The right thing to doThe Pittsburgh Foundation Launches “100 Percent Pittsburgh” to build a region that includes everyone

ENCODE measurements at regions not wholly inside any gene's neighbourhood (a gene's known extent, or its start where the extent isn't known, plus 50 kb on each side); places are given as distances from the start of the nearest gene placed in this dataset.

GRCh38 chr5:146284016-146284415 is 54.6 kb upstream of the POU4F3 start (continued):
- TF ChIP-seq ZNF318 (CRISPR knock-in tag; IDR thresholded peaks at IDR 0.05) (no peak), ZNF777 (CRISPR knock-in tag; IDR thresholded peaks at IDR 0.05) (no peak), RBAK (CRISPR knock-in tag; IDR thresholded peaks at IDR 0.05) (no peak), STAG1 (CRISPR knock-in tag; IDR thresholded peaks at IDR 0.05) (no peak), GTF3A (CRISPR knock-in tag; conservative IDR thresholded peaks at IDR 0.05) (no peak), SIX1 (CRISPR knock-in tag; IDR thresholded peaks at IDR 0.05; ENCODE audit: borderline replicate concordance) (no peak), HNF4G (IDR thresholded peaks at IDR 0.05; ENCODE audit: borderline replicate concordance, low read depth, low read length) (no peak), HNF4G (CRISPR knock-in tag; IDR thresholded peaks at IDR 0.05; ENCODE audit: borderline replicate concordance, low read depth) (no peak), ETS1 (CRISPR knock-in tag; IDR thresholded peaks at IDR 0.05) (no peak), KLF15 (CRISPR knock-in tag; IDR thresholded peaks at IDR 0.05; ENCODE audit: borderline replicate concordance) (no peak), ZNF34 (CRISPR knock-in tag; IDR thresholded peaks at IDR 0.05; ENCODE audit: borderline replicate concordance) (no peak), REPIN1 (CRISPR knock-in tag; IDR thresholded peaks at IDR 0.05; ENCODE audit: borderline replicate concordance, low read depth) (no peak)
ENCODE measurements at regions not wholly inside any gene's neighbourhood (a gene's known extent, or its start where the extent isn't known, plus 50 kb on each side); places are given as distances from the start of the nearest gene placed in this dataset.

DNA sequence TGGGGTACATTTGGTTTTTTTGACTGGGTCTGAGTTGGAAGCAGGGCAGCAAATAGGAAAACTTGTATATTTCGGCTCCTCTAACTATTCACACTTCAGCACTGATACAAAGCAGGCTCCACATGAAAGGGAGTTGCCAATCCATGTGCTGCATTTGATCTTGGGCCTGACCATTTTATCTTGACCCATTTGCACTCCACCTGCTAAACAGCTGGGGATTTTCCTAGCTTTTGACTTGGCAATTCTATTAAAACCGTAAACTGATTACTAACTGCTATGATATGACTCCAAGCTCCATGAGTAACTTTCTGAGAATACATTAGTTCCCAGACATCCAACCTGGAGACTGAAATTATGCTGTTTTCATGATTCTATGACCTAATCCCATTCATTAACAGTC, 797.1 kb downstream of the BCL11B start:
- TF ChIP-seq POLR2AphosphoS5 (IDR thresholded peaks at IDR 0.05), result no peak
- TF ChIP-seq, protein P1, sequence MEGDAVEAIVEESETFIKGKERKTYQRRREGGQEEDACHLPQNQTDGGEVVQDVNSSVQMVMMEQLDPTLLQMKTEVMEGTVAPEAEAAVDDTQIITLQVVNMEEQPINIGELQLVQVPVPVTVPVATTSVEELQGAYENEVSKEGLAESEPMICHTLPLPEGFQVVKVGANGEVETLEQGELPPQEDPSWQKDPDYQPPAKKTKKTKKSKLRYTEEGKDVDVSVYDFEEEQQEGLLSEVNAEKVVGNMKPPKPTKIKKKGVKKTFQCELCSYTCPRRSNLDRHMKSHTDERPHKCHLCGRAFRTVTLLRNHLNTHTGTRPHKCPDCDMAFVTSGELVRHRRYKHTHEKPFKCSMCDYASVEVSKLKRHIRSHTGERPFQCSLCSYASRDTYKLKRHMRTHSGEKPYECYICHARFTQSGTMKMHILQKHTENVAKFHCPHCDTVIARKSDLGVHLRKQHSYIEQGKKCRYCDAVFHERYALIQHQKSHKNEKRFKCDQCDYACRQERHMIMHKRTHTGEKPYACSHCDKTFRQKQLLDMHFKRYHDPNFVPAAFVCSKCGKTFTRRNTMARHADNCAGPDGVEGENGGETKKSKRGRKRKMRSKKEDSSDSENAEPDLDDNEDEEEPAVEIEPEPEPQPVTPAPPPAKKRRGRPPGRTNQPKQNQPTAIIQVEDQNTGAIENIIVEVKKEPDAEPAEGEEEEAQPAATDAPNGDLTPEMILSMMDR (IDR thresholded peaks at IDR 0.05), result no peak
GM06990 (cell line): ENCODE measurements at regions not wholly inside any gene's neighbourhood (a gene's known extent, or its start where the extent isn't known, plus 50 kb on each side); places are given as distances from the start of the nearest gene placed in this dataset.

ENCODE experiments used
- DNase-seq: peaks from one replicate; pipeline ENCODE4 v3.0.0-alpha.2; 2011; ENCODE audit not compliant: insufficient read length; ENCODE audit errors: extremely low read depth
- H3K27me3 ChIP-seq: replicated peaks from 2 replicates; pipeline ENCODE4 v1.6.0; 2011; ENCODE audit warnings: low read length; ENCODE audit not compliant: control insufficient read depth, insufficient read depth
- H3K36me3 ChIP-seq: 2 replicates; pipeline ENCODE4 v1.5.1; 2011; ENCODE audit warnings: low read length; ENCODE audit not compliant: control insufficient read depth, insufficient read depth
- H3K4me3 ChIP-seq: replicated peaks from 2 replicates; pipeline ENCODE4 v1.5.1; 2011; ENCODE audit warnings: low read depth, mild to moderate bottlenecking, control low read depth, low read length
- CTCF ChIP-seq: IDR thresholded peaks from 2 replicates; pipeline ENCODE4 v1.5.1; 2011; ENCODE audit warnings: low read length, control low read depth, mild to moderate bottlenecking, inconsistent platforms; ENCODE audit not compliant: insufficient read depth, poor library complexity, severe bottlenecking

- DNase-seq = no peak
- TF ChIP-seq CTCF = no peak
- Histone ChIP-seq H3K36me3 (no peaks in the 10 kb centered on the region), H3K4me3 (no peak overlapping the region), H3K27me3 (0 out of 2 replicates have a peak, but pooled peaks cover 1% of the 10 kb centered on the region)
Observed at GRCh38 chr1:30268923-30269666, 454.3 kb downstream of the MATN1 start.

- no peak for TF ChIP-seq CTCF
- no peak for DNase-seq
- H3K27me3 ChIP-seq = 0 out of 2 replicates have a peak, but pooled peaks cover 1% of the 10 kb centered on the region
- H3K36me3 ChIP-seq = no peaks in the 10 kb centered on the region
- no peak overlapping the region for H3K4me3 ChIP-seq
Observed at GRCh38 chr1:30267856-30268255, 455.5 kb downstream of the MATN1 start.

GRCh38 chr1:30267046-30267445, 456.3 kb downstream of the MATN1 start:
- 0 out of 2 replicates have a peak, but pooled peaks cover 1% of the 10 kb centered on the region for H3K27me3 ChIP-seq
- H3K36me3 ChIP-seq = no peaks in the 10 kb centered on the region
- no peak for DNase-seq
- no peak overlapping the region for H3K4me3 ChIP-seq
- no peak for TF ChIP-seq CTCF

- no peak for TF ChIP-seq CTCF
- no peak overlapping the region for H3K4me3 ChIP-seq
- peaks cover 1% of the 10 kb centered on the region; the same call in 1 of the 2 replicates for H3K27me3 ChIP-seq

It had stormed the night before, hard enough to postpone the Pirates game and scrub the air, leaving it sharp and glittering for the early morning joggers along the North Shore Trail. The bridges overhead buzzed with the aggregate sound of thousands of people going to work. Halfway between PNC Park and Heinz Field, two people slept curled on the concrete. One had a lime green blanket pulled all the way over his head, and had set his sneakers neatly to his left, heel-to-heel and toe-to-toe. The other slept below a T-shirt tied like bunting to the railing: “Steelers Six-time Super Bowl Champions.” Similar tent camps pitched under bridges and along the city’s trails don’t fit the image of Pittsburgh that has delighted the nation’s list makers, popping up in articles such as “Most Livable City,” “Most Underrated American Cities,” and “A Best Opportunity City.” In these narratives, unemployment, hunger and disadvantage are words of the past, of the catastrophic loss of steel and its related industries in the late 1970s and early 1980s.